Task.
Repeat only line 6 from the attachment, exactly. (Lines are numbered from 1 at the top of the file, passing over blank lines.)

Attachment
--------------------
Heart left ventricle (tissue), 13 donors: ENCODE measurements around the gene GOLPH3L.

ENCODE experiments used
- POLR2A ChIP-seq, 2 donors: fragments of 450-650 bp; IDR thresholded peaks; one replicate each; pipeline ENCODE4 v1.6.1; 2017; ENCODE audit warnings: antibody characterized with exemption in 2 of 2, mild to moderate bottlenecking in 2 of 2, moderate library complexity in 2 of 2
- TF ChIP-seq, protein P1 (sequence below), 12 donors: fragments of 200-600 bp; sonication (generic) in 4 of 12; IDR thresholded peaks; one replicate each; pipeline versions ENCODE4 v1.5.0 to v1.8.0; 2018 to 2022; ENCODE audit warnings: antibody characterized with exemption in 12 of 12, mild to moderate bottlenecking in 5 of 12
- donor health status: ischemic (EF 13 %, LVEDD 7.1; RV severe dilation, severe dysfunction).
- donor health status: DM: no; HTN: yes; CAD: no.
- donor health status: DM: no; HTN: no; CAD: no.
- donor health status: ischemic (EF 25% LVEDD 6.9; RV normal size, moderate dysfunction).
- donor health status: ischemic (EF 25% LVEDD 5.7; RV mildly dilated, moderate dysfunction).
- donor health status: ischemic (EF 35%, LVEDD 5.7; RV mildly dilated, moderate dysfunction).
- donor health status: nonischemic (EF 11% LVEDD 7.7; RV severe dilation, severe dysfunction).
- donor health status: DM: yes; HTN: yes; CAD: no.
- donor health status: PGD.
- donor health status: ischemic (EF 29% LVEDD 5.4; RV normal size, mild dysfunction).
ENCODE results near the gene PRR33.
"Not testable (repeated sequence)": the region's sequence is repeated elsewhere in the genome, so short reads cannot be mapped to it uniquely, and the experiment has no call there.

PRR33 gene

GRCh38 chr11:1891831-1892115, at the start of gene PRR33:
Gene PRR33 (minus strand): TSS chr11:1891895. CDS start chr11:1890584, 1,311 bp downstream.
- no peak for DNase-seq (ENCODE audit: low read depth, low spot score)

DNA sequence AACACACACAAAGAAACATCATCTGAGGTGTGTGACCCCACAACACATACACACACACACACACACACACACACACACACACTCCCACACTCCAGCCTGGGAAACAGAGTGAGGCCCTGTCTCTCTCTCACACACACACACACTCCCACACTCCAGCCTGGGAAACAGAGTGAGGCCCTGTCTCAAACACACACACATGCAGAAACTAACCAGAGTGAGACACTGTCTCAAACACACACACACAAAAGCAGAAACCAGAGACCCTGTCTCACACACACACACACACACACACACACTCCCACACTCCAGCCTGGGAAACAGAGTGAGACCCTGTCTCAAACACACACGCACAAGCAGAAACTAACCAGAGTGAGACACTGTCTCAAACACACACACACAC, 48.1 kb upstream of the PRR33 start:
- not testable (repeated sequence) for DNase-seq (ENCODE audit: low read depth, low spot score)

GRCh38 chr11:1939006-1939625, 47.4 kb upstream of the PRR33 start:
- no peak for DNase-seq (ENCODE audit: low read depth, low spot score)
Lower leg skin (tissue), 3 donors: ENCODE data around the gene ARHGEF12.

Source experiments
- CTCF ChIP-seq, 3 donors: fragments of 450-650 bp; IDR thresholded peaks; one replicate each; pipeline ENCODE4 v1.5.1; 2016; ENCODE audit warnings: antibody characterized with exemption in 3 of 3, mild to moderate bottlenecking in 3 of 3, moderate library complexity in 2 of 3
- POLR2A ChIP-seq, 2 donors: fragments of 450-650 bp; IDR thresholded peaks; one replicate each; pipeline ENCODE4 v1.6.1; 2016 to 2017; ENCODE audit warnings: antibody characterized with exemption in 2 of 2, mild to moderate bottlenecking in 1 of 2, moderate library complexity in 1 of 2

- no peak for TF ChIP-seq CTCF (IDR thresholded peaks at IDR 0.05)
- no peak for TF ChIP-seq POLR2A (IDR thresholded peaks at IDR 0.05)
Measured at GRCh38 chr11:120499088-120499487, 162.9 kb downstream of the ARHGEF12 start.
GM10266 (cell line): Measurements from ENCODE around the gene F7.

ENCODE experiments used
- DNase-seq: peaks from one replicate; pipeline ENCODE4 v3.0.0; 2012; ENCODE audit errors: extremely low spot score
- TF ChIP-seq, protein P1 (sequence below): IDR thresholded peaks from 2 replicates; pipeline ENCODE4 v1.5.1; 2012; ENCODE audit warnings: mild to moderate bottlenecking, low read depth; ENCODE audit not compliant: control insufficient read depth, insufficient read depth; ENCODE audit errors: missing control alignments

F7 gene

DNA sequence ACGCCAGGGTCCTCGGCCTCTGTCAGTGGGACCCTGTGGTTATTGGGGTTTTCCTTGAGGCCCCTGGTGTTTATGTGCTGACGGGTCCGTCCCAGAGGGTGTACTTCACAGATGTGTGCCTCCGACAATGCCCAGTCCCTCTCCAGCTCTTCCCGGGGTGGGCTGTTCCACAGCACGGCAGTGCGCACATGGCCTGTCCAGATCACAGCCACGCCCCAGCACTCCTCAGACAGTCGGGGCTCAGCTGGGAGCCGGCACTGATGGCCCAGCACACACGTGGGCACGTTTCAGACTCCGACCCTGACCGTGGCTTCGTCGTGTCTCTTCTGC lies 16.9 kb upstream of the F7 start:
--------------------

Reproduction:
- donor health status: DM: no; HTN: yes; CAD: no.